Dan Rhodes, Strata Oncology CEO (Strata)

Mer­ck and Pfiz­er back a Michi­gan star­tup's mis­sion to ad­vance tu­mor pro­fil­ing

Dan Rhodes was lead­ing can­cer se­quenc­ing at Ther­mo Fish­er Sci­en­tif­ic when he no­ticed that, de­spite the rush of phar­ma com­pa­nies de­vel­op­ing tar­get­ed ther­a­pies, most pa­tients weren’t get­ting the right test­ing — and there­fore miss­ing out on what could be the best treat­ments based on their spe­cif­ic tu­mor pro­file.

In 2015, he set out to change that. With the sup­port of Ther­mo Fish­er ex­ec­u­tives and the help of a cou­ple ex­perts in the field, Rhodes launched Stra­ta On­col­o­gy to ad­vance DNA and RNA se­quenc­ing. The team has since at­tract­ed some im­pres­sive back­ers, in­clud­ing both Pfiz­er and Mer­ck. And on Wednes­day, they un­veiled a $90 mil­lion Se­ries C round to build out a com­mer­cial team and fu­el clin­i­cal tri­als for new RNA-based treat­ment se­lec­tion tests.

“Our mis­sion is to de­liv­er the best pos­si­ble treat­ment to each pa­tient with can­cer as ear­ly as pos­si­ble,” Rhodes told End­points News.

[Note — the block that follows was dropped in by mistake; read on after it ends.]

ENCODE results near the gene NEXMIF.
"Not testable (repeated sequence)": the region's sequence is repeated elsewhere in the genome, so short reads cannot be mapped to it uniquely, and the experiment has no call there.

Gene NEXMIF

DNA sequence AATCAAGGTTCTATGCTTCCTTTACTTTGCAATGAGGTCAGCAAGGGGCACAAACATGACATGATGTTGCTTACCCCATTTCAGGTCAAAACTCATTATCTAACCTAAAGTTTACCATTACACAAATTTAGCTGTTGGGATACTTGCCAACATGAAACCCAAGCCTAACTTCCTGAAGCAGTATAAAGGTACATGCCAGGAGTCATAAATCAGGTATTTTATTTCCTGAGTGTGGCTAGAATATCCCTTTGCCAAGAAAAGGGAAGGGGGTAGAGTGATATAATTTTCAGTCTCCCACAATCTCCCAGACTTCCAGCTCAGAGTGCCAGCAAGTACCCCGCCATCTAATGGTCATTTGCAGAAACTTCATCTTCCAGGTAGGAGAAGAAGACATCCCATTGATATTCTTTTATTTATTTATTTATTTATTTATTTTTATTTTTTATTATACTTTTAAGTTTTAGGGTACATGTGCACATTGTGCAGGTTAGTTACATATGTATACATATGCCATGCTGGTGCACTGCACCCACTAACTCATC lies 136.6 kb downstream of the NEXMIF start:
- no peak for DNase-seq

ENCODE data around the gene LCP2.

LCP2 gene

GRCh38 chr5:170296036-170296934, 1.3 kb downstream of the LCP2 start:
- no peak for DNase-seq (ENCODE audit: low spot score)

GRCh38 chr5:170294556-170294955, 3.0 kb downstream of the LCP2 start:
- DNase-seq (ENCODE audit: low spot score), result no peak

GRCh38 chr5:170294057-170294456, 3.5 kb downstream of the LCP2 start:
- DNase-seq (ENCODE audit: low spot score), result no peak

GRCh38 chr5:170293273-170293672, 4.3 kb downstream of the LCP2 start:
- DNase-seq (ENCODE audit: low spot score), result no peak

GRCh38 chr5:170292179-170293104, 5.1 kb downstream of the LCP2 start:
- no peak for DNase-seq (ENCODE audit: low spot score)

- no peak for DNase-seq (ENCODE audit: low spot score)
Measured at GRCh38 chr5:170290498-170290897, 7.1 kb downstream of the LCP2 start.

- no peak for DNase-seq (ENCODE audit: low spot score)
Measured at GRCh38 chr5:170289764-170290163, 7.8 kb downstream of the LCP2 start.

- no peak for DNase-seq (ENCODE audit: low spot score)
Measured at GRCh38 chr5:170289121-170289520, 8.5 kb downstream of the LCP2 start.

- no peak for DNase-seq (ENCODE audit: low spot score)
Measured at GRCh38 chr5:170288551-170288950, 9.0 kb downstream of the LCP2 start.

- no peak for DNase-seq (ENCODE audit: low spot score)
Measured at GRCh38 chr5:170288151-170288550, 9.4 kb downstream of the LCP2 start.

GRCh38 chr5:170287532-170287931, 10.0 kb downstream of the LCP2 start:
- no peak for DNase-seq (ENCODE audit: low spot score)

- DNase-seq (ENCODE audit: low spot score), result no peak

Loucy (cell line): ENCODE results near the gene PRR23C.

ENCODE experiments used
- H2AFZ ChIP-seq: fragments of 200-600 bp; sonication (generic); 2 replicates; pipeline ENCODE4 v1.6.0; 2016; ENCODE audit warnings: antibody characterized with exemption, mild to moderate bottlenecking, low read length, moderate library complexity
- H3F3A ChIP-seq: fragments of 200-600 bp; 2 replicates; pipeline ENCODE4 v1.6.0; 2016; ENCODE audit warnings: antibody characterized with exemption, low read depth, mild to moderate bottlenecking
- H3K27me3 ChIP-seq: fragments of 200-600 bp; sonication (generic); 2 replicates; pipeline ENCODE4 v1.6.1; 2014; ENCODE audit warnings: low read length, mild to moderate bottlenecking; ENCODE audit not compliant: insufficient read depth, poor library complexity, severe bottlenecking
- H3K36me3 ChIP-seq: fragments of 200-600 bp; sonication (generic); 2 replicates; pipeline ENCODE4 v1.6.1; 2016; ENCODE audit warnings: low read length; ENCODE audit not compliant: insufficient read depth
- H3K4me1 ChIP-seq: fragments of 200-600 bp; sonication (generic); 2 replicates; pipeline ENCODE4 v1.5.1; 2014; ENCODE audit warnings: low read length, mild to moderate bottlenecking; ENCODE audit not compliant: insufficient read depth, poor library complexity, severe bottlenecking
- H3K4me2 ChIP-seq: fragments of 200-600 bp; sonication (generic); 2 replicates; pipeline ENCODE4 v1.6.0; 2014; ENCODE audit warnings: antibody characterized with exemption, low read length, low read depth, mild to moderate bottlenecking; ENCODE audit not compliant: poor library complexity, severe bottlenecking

Tu­mor pro­fil­ing be­gins with a sam­ple of tu­mor tis­sue, from which Stra­ta can se­quence DNA and RNA to look for mu­ta­tions known to play a role in can­cer. They’re es­pe­cial­ly look­ing for mu­ta­tions that are al­ready tar­getable by ex­ist­ing or in­ves­ti­ga­tion­al ther­a­pies. The whole process takes about sev­en busi­ness days, and the idea is to give the pa­tient the crit­i­cal in­for­ma­tion they need by their first fol­low-up vis­it.

“It’s re­al­ly these RNA prod­ucts that re­al­ly set Stra­ta apart,” Rhodes said, adding that se­quenc­ing com­pa­nies have his­tor­i­cal­ly fo­cused on DNA. That, and the fact that the com­pa­ny’s first tu­mor pro­fil­ing test, StrataNGS, re­quires just a small amount of tis­sue —  just a square 2 mm.

“What we see in the re­al world is up­wards of half of sam­ples are small­er than the tis­sue re­quire­ments for oth­er lead­ing tests,” he said, adding that the re­searchers should be able to do DNA and quan­ti­ta­tive RNA test­ing si­mul­ta­ne­ous­ly from the same small tis­sue sam­ple.

Some of the Se­ries C funds will al­so go to­ward the com­pa­ny’s blood-based re­cur­rent mon­i­tor­ing tests, where the idea is to move pre­ci­sion treat­ment se­lec­tion from late-stage ad­vanced can­cer to ear­li­er stages by de­tect­ing can­cer that’s des­tined to re­cur.

Af­ter pro­fil­ing a tu­mor, Stra­ta can help con­nect pa­tients to clin­i­cal tri­als that might suit them, through a net­work of phar­mas work­ing on pre­ci­sion med­i­cines.